Once we arrive we are shown around this building and get to see the great features that Gaudí installed in it. It was originally built as apartments, one huge one for the owner which took up one entire floor and 16 further apartments divided amongst 4 more floors. Then it’s off up to the attic area with its high sculpted ceiling to see a display of Gaudí’s inspirations and models of the building before finishing off on the roof. Here we look down upon the brightly lit streets and then watch as an artistic light show is projected onto the great chimneys and stairwell caps around the roof. It shows the creation of life and the universe, and is supposed to depict the inspirations that Gaudí took from this… nice pretty colourful show, but we didn’t see the relevance!!

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It’s late now but we pop into a busy but cozy tapas bar and enjoy a couple of small plates and some wine before heading home… note to self, I don’t like fried little octopussies and not that keen on deep fried artichokes!

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We head home, and before hitting the sack we present Ana with a nice box of handmade chocolates to say thanks for having us. It’s been a fab few days in Barcelona but we don’t think we rested at all… at least we were using different muscles, so maybe the cycling tomorrow will be a nice change!! Hope so because I am sooooooo tired; everything aches and poor Daz feels just as bad.


Thursday 04 February – La Llagosta to Sitges

Distance 70. 87km

Max speed 43.4kmph

Average speed 14.9kmph

Total 1676.9km


So the plan is to cycle through Barcelona today, back onto the coast and down to Sitges. According to Google this should be a nice relaxing 60km, but this doesn’t factor in the heavy traffic, stopping and starting at traffic lights, pollution and all the other craziness that is cycling through big cities. But first we need to get on the road, this entails carrying the tandem back out of the apartment, into the tiny lift

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(It’s still in two pieces but we didn’t bother unhooking all the cables so the pieces are attached to each other just to make it more cumbersome and fun!!) down to the ground floor and put it back together. Then back in the lift to the 7th floor and collect all the baggage. Just as we enter the apartment the lights go off and Ana tells us there’s a powercut. We will have to walk down all the stairs with the baggage! Daz and I look at each other and are just thankful that we weren’t in the lift at the time with the bike, it was claustrophobic enough as it was, without getting stuck in there for hours!!

In the end we have everything downstairs, put together and packed back onto the bike and we thank Ana again and wave goodbye. What a fab host she and Emilio have been, thanks guys!!


We cycle around the corner; the traffic is busy with school drop offs and we are nearly run over by a guy who pulls up and immediately starts reversing towards a parking space. He hasn’t seen us right behind him, and if I hadn’t reacted quickly and jumped off and thumped the back of his car he would have reversed into us!! We end up pushing the bike for a while before managing to get out onto the main road and setting off again. But no sooner are we off than we decide to pull over for a breakfast of coffee and tortilla bocodilla in a busy little roadside bar/cafe.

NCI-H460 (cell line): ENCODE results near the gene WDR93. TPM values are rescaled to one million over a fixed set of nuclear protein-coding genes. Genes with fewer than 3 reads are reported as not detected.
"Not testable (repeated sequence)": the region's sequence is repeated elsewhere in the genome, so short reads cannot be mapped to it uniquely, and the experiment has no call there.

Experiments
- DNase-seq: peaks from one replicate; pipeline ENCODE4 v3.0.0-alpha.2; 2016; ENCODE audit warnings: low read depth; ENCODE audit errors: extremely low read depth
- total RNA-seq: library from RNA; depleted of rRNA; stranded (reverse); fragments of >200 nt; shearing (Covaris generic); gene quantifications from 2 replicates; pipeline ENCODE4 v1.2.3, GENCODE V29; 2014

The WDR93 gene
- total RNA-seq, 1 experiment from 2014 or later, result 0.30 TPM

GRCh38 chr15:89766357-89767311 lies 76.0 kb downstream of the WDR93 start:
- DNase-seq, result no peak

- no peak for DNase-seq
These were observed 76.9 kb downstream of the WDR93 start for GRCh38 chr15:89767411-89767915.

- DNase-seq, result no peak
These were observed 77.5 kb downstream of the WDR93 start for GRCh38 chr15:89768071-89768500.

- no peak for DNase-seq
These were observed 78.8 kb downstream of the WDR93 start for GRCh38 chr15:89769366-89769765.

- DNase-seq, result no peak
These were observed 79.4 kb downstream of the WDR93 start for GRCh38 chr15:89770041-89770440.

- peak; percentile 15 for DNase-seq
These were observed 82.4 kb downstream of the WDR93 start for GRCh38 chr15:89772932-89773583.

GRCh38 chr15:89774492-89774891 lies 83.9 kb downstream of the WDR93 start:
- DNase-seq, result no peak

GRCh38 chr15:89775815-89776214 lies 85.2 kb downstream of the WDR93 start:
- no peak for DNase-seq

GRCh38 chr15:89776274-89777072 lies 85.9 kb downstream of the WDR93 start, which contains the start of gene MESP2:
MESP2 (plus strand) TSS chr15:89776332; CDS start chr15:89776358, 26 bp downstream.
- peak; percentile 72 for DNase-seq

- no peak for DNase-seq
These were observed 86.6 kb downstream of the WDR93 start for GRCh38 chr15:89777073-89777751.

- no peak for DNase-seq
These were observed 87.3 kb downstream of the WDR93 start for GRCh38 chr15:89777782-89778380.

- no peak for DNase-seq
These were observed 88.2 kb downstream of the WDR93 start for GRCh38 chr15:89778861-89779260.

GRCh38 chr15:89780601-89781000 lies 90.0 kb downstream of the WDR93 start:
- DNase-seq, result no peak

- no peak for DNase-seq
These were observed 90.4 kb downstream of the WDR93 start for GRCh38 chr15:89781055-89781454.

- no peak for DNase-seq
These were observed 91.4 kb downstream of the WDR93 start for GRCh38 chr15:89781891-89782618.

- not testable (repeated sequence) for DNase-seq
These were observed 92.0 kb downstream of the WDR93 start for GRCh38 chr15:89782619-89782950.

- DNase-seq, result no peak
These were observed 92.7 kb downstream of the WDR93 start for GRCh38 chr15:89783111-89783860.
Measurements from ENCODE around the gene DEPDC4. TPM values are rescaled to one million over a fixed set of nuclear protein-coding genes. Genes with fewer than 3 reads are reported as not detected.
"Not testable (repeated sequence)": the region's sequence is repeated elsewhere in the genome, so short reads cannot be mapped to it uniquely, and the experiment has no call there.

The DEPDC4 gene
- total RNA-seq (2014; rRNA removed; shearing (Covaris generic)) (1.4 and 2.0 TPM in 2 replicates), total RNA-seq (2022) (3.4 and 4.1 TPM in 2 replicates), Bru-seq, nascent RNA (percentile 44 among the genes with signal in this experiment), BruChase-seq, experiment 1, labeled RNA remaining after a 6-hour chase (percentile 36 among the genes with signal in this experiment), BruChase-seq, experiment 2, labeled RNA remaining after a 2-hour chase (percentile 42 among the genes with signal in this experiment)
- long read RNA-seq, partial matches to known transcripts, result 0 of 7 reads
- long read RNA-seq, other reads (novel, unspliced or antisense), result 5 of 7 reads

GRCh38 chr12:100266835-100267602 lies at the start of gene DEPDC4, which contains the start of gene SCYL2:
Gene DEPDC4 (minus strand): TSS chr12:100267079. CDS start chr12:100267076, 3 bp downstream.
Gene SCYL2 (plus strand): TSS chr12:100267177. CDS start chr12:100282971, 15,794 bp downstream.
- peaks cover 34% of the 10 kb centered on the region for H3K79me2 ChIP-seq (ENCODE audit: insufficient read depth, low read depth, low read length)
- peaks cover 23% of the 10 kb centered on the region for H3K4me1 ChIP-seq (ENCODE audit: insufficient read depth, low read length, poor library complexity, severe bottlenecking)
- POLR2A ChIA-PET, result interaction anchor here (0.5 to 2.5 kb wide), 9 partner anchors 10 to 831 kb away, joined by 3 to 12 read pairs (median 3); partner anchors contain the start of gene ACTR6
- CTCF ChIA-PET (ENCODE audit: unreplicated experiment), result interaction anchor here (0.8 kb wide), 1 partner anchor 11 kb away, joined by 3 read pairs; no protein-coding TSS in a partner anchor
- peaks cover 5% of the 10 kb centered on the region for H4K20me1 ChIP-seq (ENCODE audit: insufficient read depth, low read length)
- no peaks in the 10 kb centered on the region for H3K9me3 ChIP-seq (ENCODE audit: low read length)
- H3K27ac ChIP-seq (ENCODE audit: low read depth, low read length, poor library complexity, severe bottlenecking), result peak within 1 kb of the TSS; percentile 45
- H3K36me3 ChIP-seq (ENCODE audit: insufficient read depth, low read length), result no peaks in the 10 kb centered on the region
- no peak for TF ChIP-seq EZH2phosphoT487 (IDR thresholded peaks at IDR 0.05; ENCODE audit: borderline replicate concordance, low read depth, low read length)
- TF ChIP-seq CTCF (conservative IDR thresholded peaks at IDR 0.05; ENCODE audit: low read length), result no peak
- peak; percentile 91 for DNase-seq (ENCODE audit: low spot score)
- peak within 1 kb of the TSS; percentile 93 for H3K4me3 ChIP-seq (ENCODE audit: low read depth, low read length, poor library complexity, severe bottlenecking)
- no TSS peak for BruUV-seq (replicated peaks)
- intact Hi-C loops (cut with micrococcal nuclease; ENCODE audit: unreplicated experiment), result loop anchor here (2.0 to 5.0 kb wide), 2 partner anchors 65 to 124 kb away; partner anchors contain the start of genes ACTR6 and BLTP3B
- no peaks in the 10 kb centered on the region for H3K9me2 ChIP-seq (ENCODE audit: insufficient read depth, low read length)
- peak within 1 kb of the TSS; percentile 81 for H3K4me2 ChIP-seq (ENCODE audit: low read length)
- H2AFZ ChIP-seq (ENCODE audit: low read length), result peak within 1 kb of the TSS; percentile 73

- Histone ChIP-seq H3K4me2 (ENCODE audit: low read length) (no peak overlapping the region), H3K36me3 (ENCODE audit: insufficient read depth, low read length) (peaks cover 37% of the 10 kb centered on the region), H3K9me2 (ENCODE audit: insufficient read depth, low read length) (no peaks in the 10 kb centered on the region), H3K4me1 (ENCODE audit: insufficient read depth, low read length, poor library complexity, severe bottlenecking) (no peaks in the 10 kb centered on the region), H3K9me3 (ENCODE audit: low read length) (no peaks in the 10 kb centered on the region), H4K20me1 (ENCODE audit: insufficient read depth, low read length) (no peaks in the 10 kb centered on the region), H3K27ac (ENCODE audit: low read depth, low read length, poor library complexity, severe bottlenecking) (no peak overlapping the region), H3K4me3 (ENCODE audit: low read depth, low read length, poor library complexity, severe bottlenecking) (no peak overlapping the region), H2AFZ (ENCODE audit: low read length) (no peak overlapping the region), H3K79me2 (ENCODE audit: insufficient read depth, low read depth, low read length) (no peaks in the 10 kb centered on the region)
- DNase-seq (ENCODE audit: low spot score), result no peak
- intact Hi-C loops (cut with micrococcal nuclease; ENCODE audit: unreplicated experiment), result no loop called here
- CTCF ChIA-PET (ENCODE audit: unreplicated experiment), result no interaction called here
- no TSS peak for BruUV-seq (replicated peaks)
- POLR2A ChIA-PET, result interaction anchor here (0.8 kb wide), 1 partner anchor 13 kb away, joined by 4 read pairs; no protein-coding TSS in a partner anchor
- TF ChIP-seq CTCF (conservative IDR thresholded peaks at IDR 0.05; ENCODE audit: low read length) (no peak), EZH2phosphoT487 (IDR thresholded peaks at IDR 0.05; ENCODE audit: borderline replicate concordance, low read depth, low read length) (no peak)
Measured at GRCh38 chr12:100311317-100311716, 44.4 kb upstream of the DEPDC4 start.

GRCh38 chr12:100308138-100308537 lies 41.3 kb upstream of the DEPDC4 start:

This also lets the morning traffic die down a bit and gives us time to check the route we are going to take through Barcelona.

We set off again and for the next couple of hours we cycle into and through Barcelona. Unexpectedly this part was OK, a bit tough with so many red lights; stop, starts are hard work especially in large quantities.

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Our troubles began as we tried circumnavigating the airport to the south. So many motorways and heavy dual carriageways but not much in the way of cycle friendly routes. At times we found ourselves climbing up and over footbridges (fortunately they had ramps for bikes but it was tight cornering with the tandem) and cycling down the wrong way of carriageways so we could duck around some of the motorways onto a normal road!! This part was far more stressful than Barcelona City centre but finally we managed to move away from all the hectic traffic and I found us a road down to the seafront… it meant crossing another footbridge but we were already veteran’s at it so we survived!!


We stopped for lunch about 2pm and having done 46km we thought we had broken the back of the day. But the day had just one more sting in the tail and after cycling along the quiet coast for a while we were forced back onto a busy road that climbed up and up to get over a set of hills between Garraf and our stop for the day, Sitges. But we survived and we booked into a really nice hotel down on the seafront that was on offer on the Web for only 37euro (80%off), and it’s lovely. Time to relax.

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Sitges (Catalan pronunciation: [ˈsidʒəs]) is a town about 35 kilometres southwest of Barcelona, renowned worldwide for its Film Festival and Carnival. Located between the Garraf Massif and the sea, it is known for its beaches, nightspots, and historical sites.

While the roots of Sitges’ artsy reputation date back to the late 19th century, when Catalan painter Santiago Rusiñol took up residence there during the summer, the town became a centre for the 1960s counterculture in mainland Spain, then still under the dictatorship of Francisco Franco, and became known as “Ibiza in miniature”.

Nowadays it is a popular destination for gay and lesbian travellers, as it has become one of the most gay-friendly places in the world. Sitges has been referred to as the Saint-Tropez of Spain,[4] with property prices approaching those of the most expensive European cities, the main reason for this being the setting by the sea and the surrounding Parc Natural del Garraf. Proximity to Barcelona-El Prat Airport is also a major advantage.


After a couple of hours downtime we walk into town. There’s a festival and celebrations and people everywhere. We discover that this is festival week; enjoy all your sins and hard living now, before 40 days of abstinence during Lent, before Easter.